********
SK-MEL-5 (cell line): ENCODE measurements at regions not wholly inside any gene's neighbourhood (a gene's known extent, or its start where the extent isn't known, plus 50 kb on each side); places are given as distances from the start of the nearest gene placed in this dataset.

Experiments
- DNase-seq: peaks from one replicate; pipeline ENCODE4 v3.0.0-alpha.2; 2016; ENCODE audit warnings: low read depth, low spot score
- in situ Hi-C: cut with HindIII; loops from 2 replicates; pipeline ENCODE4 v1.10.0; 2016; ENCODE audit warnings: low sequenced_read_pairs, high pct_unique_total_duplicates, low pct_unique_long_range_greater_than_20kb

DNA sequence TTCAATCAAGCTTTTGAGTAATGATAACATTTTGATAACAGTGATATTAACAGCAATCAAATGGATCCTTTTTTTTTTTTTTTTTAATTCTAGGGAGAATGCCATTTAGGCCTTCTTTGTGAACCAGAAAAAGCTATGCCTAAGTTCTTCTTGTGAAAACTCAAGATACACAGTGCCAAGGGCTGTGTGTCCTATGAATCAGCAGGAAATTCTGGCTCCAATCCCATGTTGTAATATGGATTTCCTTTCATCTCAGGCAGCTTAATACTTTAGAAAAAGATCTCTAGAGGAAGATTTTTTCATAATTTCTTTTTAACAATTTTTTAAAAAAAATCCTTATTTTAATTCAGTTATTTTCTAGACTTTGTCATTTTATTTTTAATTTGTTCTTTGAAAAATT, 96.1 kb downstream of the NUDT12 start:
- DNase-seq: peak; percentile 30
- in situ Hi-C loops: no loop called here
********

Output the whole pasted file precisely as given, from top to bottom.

SK-MEL-5 (cell line): ENCODE measurements at regions not wholly inside any gene's neighbourhood (a gene's known extent, or its start where the extent isn't known, plus 50 kb on each side); places are given as distances from the start of the nearest gene placed in this dataset.

Experiments
- DNase-seq: peaks from one replicate; pipeline ENCODE4 v3.0.0-alpha.2; 2016; ENCODE audit warnings: low read depth, low spot score
- in situ Hi-C: cut with HindIII; loops from 2 replicates; pipeline ENCODE4 v1.10.0; 2016; ENCODE audit warnings: low sequenced_read_pairs, high pct_unique_total_duplicates, low pct_unique_long_range_greater_than_20kb

DNA sequence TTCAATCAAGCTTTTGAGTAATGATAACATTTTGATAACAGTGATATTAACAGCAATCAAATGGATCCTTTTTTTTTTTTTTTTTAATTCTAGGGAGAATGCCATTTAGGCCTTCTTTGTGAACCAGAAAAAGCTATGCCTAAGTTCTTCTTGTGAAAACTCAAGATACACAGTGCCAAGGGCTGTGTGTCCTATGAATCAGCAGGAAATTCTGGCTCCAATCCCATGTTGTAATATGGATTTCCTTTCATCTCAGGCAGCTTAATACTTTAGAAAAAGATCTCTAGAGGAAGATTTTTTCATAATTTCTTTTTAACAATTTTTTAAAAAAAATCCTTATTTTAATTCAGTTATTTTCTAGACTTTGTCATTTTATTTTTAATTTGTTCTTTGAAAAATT, 96.1 kb downstream of the NUDT12 start:
- DNase-seq: peak; percentile 30
- in situ Hi-C loops: no loop called here